+
SONGS
"I Love You So," written by Morris Levy and Sonny Norton, performed by The Chantels, courtesy of Roulette Records, a division of A B Z Music Corp.
"I Get Around," written by Brian Wilson, performed by The Beach Boys, courtesy of Capitol Records, Inc., Special Markets Division
"And She Was," written by David Byrne, performed by Talking Heads, courtesy of EMI Records, Ltd. and Sire Records, by arrangement with Warner Special Products
"Dumb Things," written by Paul Kelly, performed by Paul Kelly and the Messengers, courtesy of A&M Records and Mushroom Records Pty Ltd.
"When I Grow Up (To Be A Man)," written by Brian Wilson, performed by The Beach Boys, courtesy of Capitol Records, Inc., Special Markets Division
"Cry Baby," written by Norman Meade and Burt Russell, performed by Janis Joplin, courtesy of CBS Records, by arrangement with CBS Records Music Licensing Department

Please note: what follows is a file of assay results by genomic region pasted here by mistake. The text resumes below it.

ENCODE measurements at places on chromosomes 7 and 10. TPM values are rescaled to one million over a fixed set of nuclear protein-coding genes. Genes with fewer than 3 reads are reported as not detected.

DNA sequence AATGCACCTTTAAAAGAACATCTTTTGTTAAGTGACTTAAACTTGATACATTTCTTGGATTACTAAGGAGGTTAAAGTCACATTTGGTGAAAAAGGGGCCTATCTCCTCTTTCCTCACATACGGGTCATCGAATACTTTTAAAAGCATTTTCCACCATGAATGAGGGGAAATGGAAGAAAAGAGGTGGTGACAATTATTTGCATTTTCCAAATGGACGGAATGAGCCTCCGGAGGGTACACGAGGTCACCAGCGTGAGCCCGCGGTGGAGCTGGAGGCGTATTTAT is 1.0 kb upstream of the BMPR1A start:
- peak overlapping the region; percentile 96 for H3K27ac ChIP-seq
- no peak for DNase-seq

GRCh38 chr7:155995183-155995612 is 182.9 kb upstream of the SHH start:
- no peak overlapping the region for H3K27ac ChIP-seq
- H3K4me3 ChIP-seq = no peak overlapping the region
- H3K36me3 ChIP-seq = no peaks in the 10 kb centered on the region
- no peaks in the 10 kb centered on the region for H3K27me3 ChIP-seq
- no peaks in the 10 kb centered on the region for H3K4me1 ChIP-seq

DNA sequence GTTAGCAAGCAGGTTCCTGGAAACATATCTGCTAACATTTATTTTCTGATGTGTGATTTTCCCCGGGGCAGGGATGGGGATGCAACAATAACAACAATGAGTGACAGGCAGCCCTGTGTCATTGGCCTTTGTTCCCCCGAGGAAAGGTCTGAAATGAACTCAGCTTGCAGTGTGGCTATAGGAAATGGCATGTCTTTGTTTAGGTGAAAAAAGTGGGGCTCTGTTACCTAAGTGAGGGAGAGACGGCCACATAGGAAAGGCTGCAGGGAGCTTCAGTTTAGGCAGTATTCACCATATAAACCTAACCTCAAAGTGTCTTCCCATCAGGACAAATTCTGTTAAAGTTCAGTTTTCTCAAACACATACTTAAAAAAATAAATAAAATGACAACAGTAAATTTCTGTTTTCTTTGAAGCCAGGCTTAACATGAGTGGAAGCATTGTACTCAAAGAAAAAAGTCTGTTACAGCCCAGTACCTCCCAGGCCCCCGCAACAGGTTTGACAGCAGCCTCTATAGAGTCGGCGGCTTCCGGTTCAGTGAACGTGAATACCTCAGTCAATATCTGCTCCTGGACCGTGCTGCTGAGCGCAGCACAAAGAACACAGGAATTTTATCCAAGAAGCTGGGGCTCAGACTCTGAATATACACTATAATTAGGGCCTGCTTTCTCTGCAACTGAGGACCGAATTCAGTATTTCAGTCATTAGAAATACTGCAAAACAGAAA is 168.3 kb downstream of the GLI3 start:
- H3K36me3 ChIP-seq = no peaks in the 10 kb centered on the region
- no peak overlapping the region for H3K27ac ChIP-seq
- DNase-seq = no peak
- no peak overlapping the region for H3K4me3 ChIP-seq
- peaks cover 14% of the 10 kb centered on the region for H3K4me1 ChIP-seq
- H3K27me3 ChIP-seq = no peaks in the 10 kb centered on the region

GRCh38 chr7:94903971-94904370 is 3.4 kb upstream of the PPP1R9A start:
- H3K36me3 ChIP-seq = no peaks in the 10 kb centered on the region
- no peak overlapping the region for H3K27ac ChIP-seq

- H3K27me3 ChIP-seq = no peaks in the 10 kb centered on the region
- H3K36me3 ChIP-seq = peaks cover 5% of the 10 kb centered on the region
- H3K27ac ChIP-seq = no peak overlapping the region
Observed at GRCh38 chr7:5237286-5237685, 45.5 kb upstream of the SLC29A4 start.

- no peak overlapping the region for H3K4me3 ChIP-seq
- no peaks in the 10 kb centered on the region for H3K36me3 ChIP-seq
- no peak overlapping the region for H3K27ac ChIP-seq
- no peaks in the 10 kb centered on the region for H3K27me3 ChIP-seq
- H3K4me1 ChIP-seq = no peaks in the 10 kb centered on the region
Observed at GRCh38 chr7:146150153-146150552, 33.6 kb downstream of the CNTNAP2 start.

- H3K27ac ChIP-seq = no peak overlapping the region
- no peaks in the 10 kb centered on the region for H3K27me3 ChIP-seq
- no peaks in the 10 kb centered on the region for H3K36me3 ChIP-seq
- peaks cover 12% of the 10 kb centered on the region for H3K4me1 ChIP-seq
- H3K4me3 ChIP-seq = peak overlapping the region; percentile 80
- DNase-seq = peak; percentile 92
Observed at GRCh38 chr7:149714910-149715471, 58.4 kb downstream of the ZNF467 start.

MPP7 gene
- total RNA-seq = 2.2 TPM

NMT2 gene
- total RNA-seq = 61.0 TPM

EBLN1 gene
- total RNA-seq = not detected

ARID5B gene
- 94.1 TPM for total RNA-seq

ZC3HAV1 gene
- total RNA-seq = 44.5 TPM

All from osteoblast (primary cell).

"Stayin' Alive," written by Barry, Maurice & Robin Gibb, performed by The Bee Gees, courtesy of Polygram Special Products, a division of Polygram Records, Inc.
"Walking On Sunshine," written by Kimberly Rew, performed by Katrina and the Waves, courtesy of Capitol Records, Inc., Special Markets Division
"Daddy's Home," written by J. Sheppard and W.H. Miller, performed by Shep and the Limelights, courtesy of Roulette Records, a division of ABZ Music Corp.
"Town Without Pity," written by Dimitri Tiomkin and Ned Washington, performed by Gene Pitney, courtesy of CBS Special Products, a service of CBS Records, Inc.
"Let My Love Open The Door," written and performed by Pete Townshend, courtesy of Atlantic Recording Corp., by arrangement with Warner Special Products
"You Need Hands," written by Max Bygraves, performed by Dan Lennon
"(You're) Having My Baby," written by Paul Anka.
+
DETAILS
Alternate Title:
Daddy's Home
Release Date:
13 October 1989
Premiere Information:
Los Angeles premiere: 12 October 1989
Los Angeles and New York openings: 13 October 1989
Production Date:
25 May--late August or early September 1988
Copyright Claimant: